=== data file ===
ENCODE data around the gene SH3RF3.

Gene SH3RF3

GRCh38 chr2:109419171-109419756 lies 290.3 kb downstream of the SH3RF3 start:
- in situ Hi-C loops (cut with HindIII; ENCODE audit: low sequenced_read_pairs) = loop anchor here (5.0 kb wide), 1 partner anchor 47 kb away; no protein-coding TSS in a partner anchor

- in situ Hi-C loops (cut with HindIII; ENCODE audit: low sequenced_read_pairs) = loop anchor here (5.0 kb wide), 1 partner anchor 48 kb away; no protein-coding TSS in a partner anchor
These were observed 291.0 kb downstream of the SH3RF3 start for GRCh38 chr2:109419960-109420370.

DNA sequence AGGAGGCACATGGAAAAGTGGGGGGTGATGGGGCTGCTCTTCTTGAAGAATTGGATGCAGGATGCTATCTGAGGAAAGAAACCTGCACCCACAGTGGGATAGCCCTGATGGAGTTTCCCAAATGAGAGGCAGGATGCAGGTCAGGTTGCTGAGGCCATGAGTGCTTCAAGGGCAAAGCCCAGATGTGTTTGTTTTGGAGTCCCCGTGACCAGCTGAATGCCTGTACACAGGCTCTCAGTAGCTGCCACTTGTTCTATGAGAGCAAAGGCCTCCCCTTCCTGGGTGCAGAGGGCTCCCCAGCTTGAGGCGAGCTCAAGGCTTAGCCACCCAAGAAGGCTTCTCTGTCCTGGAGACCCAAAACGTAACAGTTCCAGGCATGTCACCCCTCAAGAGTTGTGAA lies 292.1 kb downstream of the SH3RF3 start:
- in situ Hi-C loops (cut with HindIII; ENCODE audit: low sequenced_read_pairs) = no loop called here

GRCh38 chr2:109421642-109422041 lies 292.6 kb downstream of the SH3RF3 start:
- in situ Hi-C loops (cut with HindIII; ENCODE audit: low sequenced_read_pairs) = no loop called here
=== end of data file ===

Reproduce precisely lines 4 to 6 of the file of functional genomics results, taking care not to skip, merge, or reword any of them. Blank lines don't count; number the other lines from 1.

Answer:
- in situ Hi-C loops (cut with HindIII; ENCODE audit: low sequenced_read_pairs) = loop anchor here (5.0 kb wide), 1 partner anchor 47 kb away; no protein-coding TSS in a partner anchor

- in situ Hi-C loops (cut with HindIII; ENCODE audit: low sequenced_read_pairs) = loop anchor here (5.0 kb wide), 1 partner anchor 48 kb away; no protein-coding TSS in a partner anchor
These were observed 291.0 kb downstream of the SH3RF3 start for GRCh38 chr2:109419960-109420370.